European equities seal the fourth consecutive month of gains


European equities have registered their fourth consecutive month of gains as confidence in the region’s economic recovery grows and its vaccination program accelerates.

MSCI’s broad equity measure in Europe has risen nearly 4% since late April, rising 12% in US dollars to 12%. Courses in Frankfurt, Paris, Madrid, Milan and London have gone up this month.

Although the vaccination program in the EU lagged far behind other regions, efforts by major countries to accelerate deployment have boosted confidence in traders. At the same time, economists predict a sharp economic rise this year.

As a sign of the improved outlook, the latest economic sentiment indicator survey released by the European Commission on Friday showed that eurozone confidence in May was “markedly above its average and pre- long – term pandemic “.

ESI data “confirmed that the eurozone economy is recovering rapidly from the blockages as vaccinations increase and the summer season is approaching,” said Daniela Ordóñez, an economist at Oxford Economics.

Shares in Spain and Italy, two countries that suffered strong success during the peak of the coronavirus crisis, have had a particularly positive return this month. MSCI indices in Spain and Italy rose about 6% in May in dollar terms. Yields were flattered by the strengthening of the euro against the dollar this month.

Investors and economists have a similar bloodline outlook in the UK, where the deployment of coronavirus vaccines has been faster than in continental Europe and the government has raised many social boundaries.

“We continue to believe that British equities in general offer good value to global investors,” said Sharon Bell, European strategist at Goldman Sachs. “Since the beginning of this year, we have seen the strongest inflows of foreign investors into British equities since 2016, at least.”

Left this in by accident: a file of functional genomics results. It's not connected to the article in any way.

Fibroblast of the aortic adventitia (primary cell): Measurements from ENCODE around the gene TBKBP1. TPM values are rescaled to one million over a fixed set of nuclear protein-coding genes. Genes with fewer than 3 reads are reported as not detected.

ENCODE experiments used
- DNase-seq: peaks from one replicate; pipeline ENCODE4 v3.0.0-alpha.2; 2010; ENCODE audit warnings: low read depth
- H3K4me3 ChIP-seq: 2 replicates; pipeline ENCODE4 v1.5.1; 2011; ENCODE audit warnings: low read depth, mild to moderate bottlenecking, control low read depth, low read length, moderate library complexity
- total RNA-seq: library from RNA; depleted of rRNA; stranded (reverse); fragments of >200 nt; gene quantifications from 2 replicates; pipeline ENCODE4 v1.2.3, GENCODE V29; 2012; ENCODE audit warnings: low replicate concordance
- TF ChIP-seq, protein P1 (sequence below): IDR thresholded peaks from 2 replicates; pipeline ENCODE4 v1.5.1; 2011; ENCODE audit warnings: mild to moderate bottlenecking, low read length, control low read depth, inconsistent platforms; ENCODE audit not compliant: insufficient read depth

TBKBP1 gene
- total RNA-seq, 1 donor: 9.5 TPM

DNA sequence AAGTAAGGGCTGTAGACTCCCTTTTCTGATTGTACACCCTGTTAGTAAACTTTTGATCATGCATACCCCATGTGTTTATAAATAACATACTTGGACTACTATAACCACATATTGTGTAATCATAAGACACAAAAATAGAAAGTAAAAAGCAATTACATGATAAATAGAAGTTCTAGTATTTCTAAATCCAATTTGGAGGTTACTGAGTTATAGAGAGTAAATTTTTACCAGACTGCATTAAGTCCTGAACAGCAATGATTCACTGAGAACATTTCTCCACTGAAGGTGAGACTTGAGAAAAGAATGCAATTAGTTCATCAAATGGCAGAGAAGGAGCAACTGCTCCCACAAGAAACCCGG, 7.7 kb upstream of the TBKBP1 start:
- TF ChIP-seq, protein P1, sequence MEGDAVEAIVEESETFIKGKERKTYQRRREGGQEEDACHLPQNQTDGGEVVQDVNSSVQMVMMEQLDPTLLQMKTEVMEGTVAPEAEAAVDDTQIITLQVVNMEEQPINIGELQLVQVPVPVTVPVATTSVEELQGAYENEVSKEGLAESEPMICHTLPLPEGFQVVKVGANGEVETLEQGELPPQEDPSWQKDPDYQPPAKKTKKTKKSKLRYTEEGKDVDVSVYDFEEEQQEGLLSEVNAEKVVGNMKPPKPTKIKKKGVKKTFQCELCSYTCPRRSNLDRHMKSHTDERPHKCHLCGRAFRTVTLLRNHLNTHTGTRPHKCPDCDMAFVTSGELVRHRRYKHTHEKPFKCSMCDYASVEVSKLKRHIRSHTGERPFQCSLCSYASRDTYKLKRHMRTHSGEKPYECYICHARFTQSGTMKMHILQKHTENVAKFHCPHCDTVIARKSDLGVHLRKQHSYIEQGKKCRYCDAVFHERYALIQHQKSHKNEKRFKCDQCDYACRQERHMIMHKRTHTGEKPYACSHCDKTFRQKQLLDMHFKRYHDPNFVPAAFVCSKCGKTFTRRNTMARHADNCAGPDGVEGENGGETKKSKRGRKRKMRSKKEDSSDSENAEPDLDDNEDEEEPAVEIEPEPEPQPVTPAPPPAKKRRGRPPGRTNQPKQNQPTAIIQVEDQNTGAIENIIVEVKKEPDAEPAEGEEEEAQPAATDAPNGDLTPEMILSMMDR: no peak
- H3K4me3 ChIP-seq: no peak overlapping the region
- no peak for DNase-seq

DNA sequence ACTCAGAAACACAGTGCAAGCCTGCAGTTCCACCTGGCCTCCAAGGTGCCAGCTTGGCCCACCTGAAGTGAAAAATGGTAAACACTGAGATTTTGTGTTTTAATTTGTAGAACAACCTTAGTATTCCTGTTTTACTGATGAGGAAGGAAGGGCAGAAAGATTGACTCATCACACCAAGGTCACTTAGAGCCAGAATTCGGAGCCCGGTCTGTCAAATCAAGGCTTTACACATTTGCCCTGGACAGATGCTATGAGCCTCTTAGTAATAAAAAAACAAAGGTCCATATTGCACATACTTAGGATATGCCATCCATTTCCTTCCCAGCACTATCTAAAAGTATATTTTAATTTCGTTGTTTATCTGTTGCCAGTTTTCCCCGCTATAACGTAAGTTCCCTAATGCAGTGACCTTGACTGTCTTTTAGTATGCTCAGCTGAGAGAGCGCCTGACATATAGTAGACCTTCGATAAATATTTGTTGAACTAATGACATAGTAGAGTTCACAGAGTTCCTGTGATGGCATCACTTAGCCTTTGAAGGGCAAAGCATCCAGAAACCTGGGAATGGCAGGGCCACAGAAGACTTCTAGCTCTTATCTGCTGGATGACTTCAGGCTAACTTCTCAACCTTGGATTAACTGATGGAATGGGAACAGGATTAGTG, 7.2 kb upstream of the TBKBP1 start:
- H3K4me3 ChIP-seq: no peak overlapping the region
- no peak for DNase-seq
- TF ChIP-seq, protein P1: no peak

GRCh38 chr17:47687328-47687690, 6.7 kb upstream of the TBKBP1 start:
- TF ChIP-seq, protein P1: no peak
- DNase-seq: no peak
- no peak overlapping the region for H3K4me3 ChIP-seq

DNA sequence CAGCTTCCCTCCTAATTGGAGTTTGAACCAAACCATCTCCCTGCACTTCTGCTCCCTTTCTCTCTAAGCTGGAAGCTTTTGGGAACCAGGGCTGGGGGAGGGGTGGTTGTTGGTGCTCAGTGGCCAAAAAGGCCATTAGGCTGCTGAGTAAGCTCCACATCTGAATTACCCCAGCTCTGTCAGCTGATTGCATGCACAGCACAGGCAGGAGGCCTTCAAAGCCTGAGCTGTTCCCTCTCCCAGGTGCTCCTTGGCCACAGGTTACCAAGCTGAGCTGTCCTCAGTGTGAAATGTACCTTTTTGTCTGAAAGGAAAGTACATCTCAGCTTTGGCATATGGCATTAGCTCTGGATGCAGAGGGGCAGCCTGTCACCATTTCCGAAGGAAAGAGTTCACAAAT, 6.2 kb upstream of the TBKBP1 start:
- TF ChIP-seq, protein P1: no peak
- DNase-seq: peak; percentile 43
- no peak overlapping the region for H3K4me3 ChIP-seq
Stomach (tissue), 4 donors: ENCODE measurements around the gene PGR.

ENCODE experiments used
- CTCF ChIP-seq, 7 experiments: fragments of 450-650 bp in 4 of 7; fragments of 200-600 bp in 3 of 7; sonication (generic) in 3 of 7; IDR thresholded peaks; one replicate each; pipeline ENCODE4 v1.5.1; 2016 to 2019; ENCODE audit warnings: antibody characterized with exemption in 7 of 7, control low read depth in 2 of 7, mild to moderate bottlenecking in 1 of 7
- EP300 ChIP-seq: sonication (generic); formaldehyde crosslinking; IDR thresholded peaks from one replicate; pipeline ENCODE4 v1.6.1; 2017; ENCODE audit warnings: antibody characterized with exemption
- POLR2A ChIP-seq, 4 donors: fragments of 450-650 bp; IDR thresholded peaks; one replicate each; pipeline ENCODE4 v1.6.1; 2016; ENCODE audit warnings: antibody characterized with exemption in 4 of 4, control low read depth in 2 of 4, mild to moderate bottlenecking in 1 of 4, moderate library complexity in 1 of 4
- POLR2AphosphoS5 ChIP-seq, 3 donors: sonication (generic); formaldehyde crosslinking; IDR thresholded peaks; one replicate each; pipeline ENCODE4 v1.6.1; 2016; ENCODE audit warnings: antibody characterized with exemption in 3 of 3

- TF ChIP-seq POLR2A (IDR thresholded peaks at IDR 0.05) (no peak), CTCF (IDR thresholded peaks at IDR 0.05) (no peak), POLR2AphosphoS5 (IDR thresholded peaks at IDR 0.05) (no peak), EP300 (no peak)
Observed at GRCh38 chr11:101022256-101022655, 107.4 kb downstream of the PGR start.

The British MSCI index gained 3.4% in May, an increase that was fueled by a sharp rise in the pound against the US dollar.

Shares in the UK and mainland Europe also appear less expensive than those on Wall Street, which has made these markets look more attractive, investors said.

According to Goldman Sachs, MSCI’s European equity index is trading around 17 times the expected profits over the next year. This is higher than the average of the last ten years, but much less expensive than US stocks trading at about 23 times the expected earnings.

Bar Chart of the Price / Profit Ratio showing the trade of European markets at less expensive valuations than the US

Bank of America said in a note last week that it remained “positive on European equities” even after this month’s strong gains. The bank has suggested that customers take “overweight” positions in stocks that tend to be related to the performance of the economy, such as banks and luxury goods sellers, as the region’s economic recovery picks up pace.

Trade on Monday fell, with the UK and US closed on holidays.


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